South Bay Variety Show
Stories and photos by Phil Garner
Television influences us in ways we don’t expect. When I was young there was an endless stream of variety shows. It seemed that everyone hosted one. Singers, comedians and even a newspaper columnist shows. There was something for everyone. I think that influence explains my passion for diving locally. From Malibu to San Pedro you can see so many different creatures that it never gets dull. Some sites are dominated by kelp forests full of fish and colorful bottom dwellers. Other sites may be home to an incredible number of species, but hardly any fish. Some reefs are home to an array of small animals on the bottom while strange visitors from the deep drift overhead.
Fish in a variety of colors live side by side on the rocky reefs of Palos Verdes. Even the snails and slugs could fill a coloring book. You might run out of Crayons before you get halfway through. Even the eggs deposited by the marine inhabitants are visually impressive. Swell sharks tie their eggs to gorgonians and algae, leaving behind a Mermaid’s Purse that could double as a Christmas tree ornament.
I have spent an hour on the barge off Redondo Beach photographing nudibranchs, snails, Mola Molas, sea lions and jellies all on the same dive. Sometimes it’s hard to know which way to look.
Diving in sandy areas such as Redondo Beach may appear dull and lifeless at first glance. But as the diver slows down and looks at the surroundings something incredible happens. Small animals are found everywhere. Shrimp scatter when approached. Flatfish cover themselves with sand, pretending to be invisible. Look closely at the tiny anemones and you may notice amphipods working the anemone polyps for food. Many animals spend much of their time buried under the sand. Nudibranchs can be found under small mounds of sand. Octopus hide anywhere they can. When they’re not moving across the sand they can be found in holes, bottles, shells or anywhere that offers a hiding place. I’ve seen an octopus carry around a kelp frond and remain behind it as I watched it.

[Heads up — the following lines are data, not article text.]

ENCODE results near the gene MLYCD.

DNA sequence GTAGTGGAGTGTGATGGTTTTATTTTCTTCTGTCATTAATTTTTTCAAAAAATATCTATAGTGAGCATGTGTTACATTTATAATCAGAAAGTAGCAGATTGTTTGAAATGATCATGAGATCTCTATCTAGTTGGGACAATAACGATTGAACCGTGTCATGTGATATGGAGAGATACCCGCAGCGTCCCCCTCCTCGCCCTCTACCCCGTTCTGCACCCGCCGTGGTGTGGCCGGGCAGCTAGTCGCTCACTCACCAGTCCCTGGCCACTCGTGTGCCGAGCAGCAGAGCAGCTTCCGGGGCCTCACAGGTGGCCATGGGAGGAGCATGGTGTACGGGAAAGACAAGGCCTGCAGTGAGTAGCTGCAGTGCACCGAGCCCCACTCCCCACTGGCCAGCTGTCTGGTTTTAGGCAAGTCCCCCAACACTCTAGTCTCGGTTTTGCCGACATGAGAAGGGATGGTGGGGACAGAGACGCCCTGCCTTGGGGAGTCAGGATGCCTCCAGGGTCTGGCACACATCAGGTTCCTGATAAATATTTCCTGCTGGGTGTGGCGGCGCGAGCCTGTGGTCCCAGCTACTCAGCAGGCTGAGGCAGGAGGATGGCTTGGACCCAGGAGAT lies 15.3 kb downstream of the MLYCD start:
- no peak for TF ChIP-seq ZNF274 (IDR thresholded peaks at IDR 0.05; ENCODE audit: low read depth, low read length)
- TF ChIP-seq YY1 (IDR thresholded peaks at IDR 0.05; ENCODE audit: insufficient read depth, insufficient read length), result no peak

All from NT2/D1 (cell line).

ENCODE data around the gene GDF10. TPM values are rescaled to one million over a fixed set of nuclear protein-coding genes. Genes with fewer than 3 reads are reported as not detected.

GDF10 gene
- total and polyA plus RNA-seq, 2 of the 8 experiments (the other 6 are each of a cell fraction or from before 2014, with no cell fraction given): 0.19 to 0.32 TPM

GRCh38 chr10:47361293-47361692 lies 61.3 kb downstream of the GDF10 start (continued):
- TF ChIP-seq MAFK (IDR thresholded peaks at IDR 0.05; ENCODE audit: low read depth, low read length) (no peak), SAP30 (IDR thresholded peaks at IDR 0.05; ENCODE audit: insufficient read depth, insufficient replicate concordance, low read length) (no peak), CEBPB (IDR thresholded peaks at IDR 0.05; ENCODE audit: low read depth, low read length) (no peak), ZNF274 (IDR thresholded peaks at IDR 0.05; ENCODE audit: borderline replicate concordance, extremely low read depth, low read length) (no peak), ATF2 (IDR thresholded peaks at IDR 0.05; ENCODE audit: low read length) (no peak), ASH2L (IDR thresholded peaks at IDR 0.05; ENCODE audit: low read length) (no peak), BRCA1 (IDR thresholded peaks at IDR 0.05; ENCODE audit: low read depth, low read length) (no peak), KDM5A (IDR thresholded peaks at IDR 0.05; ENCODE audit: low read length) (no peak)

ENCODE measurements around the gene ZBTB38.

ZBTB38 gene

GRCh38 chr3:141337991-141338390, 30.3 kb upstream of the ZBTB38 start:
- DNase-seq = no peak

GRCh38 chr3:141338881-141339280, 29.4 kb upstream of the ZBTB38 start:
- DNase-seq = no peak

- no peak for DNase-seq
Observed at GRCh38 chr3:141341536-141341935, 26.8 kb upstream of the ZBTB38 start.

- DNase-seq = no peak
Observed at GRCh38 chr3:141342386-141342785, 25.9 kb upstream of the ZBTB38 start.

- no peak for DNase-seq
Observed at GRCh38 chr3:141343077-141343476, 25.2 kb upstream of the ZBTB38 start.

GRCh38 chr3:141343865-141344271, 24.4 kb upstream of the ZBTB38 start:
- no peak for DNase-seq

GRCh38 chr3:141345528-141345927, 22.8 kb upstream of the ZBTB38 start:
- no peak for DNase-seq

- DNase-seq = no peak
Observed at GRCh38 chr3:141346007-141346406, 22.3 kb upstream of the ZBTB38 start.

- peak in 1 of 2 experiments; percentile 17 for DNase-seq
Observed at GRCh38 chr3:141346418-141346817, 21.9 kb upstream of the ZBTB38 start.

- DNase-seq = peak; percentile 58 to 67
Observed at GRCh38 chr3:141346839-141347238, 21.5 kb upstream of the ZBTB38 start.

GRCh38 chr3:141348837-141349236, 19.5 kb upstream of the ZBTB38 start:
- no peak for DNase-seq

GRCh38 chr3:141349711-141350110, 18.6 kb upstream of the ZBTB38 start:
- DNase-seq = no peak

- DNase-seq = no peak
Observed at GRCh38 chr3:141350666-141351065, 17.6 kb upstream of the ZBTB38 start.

Snails often have incredibly beautiful shells. Many of them, especially abalone are used to make jewelry and fine art. Anemones range from miniscule flowers of the sea to giant metridiums resembling cauliflower designed by Dr. Suess. Even algae comes in many beautiful hues, including iridescent blues and reds. Jellies range from minute animals not much more than a drop of water to giant sea nettles and purple striped jellies with tentacles twenty feet long.
One of my favorite dive sites is a low lying rock pile off Haggerty’s. The reef has barely five feet of relief, yet it supports a unique biodiversity compared to nearby reefs. Nearly every rock has nudibranchs uncommon to the neighboring reefs. Juvenile rockfish dart under and over the rocks. Octopus scramble along the reef, and careful observers will find several octopus nests among the rocks. Although most fish on this reef are barely longer than two inches, Giant Sea Bass often cruise overhead. During a recent dive in poor conditions I made my way toward the surface early. Visibility was only a couple of feet and most of the animals kept themselves hidden in the rocks. As I neared the surface I was suddenly surrounded by the largest school of barracuda I have ever seen. Even on bad days the variety is endless.
Kelp provides shelter for many animals on the reef, but the leaves of the giant plant are home to miniature reef systems of their own. Colonies of bryozoan take over kelp fronds, and they in turn become food and shelter for other marine life. Crustaceans and anemones appear in the bryozoan patches and nudibranchs no larger than a grain of sand can be found alongside their eggs. Large sheep crabs even climb the tall stalks in search of their next meal.
Many divers treat each dive as if it were a 50 yard dash. Slow down, look closely at each rock and stop to let the marine life come and check you out. You will be amazed at the variety of plants and animals the underwater world of the South Bay offers. When it comes to local diving, variety is indeed the spice of life.